“For every two insects, there is a spider. They are the best pest controllers around us and still people fear them or try to kill them. We want to convince people how spiders are useful to us,” says Abhijith. 

Rich diversity

Spiders, though ubiquitous, have remained a neglected group in India except for the work of a handful of scientists and researchers identifying and studying these arachnids. The current world list of spiders includes about 46,738 species in 4,058 genera and 112 families, with India being home to more than 1,400 species.

Post-independence, the first significant compilation of the number of species of spiders found in India was done by B K Tikader in 1987 where he described 1,067 species found in the country. His work finally provided spider workers a checklist of spider diversity in the subcontinent and much of the research done by modern arachnologists is based on his findings. In 2005, scientists Manju Siliwal, Sanjay Molur and B K Biswas presented an updated checklist with 1,442 species of spiders formally documented in India.

In Karnataka, sporadic research on spiders, their identification and population has been done but it does not provide a comprehensive species presence understanding. A study in 2015 showed 45 species inhabiting just the small area of the coffee agrosystems of Chikkamagaluru proving how a vast spider-inhabited area like the Western Ghats still needs to be investigated thoroughly to reveal the treasure it hides in the form of spider diversity and distribution in Karnataka.

What is, perhaps, even more unfortunate is that while interest around these arachnids has piqued in the scientist community over the years, general interest among people remains constrained to imaginary superheroes with spider-like powers or the unwarranted fear that a spider-bite might put you in grave danger.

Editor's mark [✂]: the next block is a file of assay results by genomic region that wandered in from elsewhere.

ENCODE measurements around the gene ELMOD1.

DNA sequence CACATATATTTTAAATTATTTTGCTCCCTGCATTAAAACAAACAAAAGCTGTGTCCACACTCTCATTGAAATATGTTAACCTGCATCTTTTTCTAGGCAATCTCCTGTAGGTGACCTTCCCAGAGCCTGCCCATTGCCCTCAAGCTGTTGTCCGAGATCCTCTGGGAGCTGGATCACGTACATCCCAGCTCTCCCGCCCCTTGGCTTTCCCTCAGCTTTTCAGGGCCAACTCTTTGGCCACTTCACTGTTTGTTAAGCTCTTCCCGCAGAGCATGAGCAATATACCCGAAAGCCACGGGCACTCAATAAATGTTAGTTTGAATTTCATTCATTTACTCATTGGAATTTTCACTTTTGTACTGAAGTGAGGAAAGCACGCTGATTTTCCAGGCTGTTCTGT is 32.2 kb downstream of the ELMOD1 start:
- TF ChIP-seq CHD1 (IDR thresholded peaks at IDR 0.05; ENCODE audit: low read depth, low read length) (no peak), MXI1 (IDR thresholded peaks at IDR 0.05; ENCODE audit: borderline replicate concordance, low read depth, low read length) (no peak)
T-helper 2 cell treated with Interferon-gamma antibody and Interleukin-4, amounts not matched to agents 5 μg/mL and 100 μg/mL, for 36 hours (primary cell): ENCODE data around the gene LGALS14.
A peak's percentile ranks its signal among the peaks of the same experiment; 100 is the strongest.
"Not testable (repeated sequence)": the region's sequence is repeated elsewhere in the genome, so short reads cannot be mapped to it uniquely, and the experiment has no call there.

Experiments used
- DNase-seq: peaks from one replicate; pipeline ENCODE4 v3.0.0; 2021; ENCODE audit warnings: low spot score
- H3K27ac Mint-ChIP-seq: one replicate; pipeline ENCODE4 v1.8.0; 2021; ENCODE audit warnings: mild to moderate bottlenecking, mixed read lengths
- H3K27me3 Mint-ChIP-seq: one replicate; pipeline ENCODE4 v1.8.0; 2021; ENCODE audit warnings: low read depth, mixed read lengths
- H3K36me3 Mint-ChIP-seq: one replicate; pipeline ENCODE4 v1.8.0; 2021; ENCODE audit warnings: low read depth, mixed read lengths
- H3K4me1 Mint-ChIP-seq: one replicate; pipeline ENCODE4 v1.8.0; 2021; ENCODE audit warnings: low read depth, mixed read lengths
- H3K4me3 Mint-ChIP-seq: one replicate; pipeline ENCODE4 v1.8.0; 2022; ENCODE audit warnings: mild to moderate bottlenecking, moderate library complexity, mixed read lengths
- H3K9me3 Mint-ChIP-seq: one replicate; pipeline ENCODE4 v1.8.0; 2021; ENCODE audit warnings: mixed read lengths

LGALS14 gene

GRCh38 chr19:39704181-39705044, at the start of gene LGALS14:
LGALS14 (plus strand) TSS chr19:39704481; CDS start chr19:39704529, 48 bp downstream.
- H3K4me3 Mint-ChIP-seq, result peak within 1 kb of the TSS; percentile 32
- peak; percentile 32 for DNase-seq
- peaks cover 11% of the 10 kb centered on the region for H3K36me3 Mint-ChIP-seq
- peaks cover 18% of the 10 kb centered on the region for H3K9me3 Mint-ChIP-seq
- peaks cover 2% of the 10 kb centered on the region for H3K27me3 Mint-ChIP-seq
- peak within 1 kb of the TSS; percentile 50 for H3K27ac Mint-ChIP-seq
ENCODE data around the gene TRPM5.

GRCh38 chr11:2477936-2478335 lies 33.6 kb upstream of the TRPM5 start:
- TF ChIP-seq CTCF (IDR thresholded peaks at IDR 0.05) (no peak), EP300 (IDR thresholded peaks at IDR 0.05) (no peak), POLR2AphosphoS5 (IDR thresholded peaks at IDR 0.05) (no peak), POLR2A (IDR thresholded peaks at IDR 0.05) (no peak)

Spiders are excellent at pest control and better than man-made pesticides because they do not harm the environment in any way. Ground spiders are also great at detecting soil toxicity as they are sensitive to metal pollution in soil. Home spiders are better mosquito killers than the chemicals we burn or fumigate as those might also harm humans. In many respects, therefore, Team Saaliga’s work is a step in the right direction providing not only valuable data related to the existence of spiders in the state but also giving local communities and children a chance to see the feared arachnids in a new light.

In Karnataka, Team Saaliga has encountered many interesting species of spiders like snail mimic spider, the scorpion-tailed mimic spider, ladybug mimic spider, fishing spider and bird dropping spider. They have also been approached by individuals who want them to identify spiders they spot in their locality. This mindset change itself, from wanting to crush the so-called eight-legged monster under their slippers to wanting identification, is a big step forward. Hopefully, the web of fascination for these silk weaving critters will only spread and bring more valuable information and chances of conservation to the forefront.